Residency Spotlight: OB-GYN
Jun 22, 2021 Katie Rosenblum
Residency is one of the most exciting times in a doctor's life. Once medical school is completed, newly minted physicians are matched with teaching hospitals and become residents, or doctors in training.
This is the time when doctors focus on a specialty and act as house staff for the medical center with which they are paired. During their three to seven years of training, residents work long hours to master their craft and complete their time ready to practice on their own.
We sat down with three residents from the OB-GYN department to hear more about their experiences as burgeoning physicians.
"I would definitely recommend coming here for training—this program trains you to be ready to practice anywhere, and I really appreciate that."
Why did you want to do your residency at Cedars-Sinai?
One of my priorities in finding a residency was to train somewhere with a high volume of patients and cases. I'm someone who learns through practice and repetition, so this program is a great fit for me. We have days where we deliver 20-30 babies in a 24-hour period, and nothing beats that experience. Cedars-Sinai also has an excellent reputation in gynecology and gynecologic oncology, so I knew I would get strong surgical training. Additionally, the leadership in the OB-GYN department is very attuned to issues of justice, equity, diversity and inclusion, which fits in well with my own goals of practicing medicine in a way that promotes reproductive and social justice.
How has your first year of residency compared to what you expected?
Based on advice from mentors and friends who have gone through it before me, I tried to enter this year with no expectations. I knew that it was unrealistic to make assumptions before I started, and I wanted to leave myself tons of space to make mistakes without feeling disappointed. I waited until a few months in, then set small personal and professional goals that I continually adjust as I progress. But at the same time, I am very generous with myself when I'm just too exhausted to read that extra research article or spend that extra hour in the simulation center practicing surgical skills. I think this general approach has been key to maintaining my happiness this year.
What's the biggest lesson you've learned this year?
The lesson I constantly remind myself when my job gets stressful is that patients remember you most for how you make them feel. You can be the smartest doctor in the room, the most technically proficient surgeon and have decades of experience, but none of that matters if your patients don't feel like you're taking good care of them. The extra time spent explaining a diagnosis in an accessible way or holding their hand when they are scared makes all the difference.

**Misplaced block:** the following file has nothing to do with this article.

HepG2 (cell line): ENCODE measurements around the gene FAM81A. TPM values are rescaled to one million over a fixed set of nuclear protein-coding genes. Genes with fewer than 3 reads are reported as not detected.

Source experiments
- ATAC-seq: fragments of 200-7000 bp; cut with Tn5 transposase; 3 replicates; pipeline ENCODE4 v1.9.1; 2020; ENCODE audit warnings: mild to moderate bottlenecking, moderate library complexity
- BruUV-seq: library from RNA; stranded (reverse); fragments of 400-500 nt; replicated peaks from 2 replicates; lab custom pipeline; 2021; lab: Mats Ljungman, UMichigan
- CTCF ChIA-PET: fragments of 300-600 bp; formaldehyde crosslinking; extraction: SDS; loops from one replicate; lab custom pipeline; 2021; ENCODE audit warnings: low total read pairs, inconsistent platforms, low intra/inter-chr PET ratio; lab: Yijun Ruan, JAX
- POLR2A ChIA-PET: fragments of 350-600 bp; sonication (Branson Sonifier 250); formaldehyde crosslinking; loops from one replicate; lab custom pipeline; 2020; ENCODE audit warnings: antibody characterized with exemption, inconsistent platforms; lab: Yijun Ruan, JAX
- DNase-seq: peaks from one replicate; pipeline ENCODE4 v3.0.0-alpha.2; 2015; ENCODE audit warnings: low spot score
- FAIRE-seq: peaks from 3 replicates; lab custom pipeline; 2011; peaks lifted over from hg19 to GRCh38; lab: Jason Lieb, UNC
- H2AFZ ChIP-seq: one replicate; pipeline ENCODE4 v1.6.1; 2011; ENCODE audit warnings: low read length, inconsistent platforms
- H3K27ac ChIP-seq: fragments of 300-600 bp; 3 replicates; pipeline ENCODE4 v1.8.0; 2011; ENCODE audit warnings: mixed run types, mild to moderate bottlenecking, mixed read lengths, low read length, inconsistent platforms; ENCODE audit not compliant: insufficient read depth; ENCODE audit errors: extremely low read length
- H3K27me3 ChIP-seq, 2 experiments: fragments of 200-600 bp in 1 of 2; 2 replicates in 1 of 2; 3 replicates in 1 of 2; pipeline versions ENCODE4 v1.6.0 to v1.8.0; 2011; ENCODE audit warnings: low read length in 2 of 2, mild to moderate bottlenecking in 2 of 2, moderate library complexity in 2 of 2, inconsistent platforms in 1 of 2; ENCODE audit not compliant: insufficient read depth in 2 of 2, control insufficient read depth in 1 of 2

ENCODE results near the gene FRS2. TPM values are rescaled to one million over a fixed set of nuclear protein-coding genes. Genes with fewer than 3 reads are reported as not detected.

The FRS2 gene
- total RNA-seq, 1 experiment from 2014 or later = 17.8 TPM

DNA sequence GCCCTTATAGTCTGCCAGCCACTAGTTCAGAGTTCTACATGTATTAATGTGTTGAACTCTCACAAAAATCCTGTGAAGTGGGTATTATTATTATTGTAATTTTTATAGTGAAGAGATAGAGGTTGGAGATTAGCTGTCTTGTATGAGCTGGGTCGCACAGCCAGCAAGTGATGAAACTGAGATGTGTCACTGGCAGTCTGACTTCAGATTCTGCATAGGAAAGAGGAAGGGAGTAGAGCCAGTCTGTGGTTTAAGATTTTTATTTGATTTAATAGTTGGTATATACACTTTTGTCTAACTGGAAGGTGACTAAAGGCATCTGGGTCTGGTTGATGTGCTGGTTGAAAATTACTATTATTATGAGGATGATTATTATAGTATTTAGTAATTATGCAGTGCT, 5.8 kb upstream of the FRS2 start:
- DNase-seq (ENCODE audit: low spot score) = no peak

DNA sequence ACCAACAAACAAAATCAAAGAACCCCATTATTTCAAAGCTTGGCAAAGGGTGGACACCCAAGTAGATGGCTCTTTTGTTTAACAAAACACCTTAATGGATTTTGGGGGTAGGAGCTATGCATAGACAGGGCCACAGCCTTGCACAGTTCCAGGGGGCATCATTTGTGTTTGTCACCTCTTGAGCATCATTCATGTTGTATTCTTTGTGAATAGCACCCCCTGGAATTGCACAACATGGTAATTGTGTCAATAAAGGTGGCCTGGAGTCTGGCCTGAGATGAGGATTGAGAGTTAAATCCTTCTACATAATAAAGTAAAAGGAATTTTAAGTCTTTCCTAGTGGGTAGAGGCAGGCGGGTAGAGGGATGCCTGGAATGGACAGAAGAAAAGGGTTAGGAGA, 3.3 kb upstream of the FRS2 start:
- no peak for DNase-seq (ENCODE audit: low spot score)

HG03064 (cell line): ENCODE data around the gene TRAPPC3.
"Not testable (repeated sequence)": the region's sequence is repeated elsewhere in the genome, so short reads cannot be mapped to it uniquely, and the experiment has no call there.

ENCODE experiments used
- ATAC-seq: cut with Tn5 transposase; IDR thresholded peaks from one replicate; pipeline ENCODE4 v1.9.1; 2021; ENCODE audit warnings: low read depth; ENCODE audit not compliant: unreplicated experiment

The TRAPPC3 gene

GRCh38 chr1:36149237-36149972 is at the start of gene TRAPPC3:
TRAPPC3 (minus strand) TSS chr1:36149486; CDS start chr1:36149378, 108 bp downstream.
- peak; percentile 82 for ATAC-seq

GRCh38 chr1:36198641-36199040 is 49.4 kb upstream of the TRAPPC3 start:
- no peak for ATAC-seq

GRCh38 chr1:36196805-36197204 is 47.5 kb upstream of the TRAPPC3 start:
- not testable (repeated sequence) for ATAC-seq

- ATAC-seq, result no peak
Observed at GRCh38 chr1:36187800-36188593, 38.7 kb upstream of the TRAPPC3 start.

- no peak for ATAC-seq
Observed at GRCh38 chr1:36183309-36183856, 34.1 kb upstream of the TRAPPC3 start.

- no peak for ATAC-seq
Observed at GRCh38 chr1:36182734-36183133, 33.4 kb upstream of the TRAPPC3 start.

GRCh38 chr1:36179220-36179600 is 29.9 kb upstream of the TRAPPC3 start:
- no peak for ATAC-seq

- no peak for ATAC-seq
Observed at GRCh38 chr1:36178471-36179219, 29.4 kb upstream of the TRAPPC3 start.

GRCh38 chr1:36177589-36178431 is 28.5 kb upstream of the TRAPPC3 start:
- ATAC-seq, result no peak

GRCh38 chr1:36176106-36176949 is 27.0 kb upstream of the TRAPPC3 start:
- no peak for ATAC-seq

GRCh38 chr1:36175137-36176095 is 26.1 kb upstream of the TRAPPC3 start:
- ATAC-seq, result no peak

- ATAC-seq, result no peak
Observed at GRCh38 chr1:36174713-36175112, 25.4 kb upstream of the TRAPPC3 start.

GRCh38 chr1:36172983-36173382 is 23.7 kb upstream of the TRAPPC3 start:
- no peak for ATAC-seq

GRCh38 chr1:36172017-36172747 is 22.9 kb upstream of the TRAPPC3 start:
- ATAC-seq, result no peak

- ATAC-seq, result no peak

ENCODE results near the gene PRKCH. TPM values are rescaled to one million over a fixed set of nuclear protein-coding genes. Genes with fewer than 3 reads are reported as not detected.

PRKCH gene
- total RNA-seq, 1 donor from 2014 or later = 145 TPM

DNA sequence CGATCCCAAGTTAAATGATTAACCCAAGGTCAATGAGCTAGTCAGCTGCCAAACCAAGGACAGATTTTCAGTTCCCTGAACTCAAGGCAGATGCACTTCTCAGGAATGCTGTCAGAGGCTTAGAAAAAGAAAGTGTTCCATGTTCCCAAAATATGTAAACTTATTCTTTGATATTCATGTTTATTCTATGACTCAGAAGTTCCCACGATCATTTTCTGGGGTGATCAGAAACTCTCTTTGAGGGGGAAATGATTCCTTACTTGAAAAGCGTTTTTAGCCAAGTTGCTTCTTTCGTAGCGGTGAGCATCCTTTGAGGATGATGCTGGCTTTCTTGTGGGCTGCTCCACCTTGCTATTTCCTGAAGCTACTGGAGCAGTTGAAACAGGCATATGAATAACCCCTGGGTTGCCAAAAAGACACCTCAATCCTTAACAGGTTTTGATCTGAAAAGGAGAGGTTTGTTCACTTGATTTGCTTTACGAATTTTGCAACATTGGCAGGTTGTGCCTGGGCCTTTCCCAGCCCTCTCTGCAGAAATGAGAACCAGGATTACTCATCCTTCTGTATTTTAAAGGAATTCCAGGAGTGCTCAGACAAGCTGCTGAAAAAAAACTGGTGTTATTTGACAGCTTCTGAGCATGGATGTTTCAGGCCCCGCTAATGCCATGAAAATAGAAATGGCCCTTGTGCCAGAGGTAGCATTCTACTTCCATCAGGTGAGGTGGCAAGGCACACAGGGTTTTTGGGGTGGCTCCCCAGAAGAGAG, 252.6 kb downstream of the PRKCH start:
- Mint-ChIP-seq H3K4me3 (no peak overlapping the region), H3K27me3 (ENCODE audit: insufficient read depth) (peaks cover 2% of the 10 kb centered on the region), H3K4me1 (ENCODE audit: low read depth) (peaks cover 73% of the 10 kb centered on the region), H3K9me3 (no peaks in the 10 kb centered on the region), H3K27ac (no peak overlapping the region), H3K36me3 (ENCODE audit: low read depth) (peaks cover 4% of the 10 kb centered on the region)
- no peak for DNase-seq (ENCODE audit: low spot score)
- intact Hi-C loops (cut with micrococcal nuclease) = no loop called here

What are you looking forward to as a second-year resident?
This program does a great job giving increasing amounts of autonomy to residents as we earn it. The jump from first- to second-year resident is huge, because now all my attendings know who I am and can trust my clinical judgment. I'm looking forward to all the new challenges and opportunities that come with this new level of responsibility.
What's been the biggest difference between your first and second resident years?
Second year is interesting because you have so much more knowledge and confidence. When people start asking questions, you get to answer them, and people are happy to hear from you. In your first year, you're more scared and want to impress people, and there's a lot of pressure to know everything.
What's the most important thing you've learned in your second year?
I've learned that this is the time and place to make mistakes. It's OK to be wrong, and this is the time to learn and grow from that.
What's your advice to someone thinking about pursuing residency at Cedars-Sinai?
Be ready to work. This is not a program for people who don't want to work. I would definitely recommend coming here for training—this program trains you to be ready to practice anywhere, and I really appreciate that.
What's been the hardest part of your residency so far?
OB-GYN in general is difficult. We rotate through so many different divisions—from gynecology oncology, to labor and delivery, family planning and everything in between. It's a steep learning curve. I also moved here from Minnesota by myself, and the distance has been difficult lately with everything going on.
What are your primary responsibilities as a third-year resident?
We do more operating and taking care of more high-risk patients, while also learning how to become a chief resident (fourth-year residents). You take on some responsibility of supervising the junior residents and teaching them, so you're doing harder things while learning how to teach.
What are you looking forward to after residency?
What made you want to come to Cedars-Sinai?
I was born here and grew up not far from here. Cedars-Sinai has been my community hospital my whole life. There's a lot of meaning for me in these halls. I always knew this was where I wanted to be, and it feels really special to be here now.
What's the biggest lesson you've learned so far in residency?
Everyone has a different story and is coming from somewhere different, and we—as their care providers—have to keep that in mind. No two patients are the same. You can't get stuck in one way of doing things. You have to adapt for the patient you're treating.